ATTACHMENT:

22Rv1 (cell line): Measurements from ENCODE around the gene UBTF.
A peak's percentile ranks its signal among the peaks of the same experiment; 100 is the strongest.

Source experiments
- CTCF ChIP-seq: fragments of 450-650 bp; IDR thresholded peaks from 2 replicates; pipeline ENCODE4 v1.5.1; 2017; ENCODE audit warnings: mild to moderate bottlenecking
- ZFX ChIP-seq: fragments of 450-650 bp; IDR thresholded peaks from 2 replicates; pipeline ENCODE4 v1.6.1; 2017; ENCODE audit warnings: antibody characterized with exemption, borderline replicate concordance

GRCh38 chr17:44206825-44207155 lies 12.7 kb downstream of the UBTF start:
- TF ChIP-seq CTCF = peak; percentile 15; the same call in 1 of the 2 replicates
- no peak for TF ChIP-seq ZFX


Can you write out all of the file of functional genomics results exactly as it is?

22Rv1 (cell line): Measurements from ENCODE around the gene UBTF.
A peak's percentile ranks its signal among the peaks of the same experiment; 100 is the strongest.

Source experiments
- CTCF ChIP-seq: fragments of 450-650 bp; IDR thresholded peaks from 2 replicates; pipeline ENCODE4 v1.5.1; 2017; ENCODE audit warnings: mild to moderate bottlenecking
- ZFX ChIP-seq: fragments of 450-650 bp; IDR thresholded peaks from 2 replicates; pipeline ENCODE4 v1.6.1; 2017; ENCODE audit warnings: antibody characterized with exemption, borderline replicate concordance

GRCh38 chr17:44206825-44207155 lies 12.7 kb downstream of the UBTF start:
- TF ChIP-seq CTCF = peak; percentile 15; the same call in 1 of the 2 replicates
- no peak for TF ChIP-seq ZFX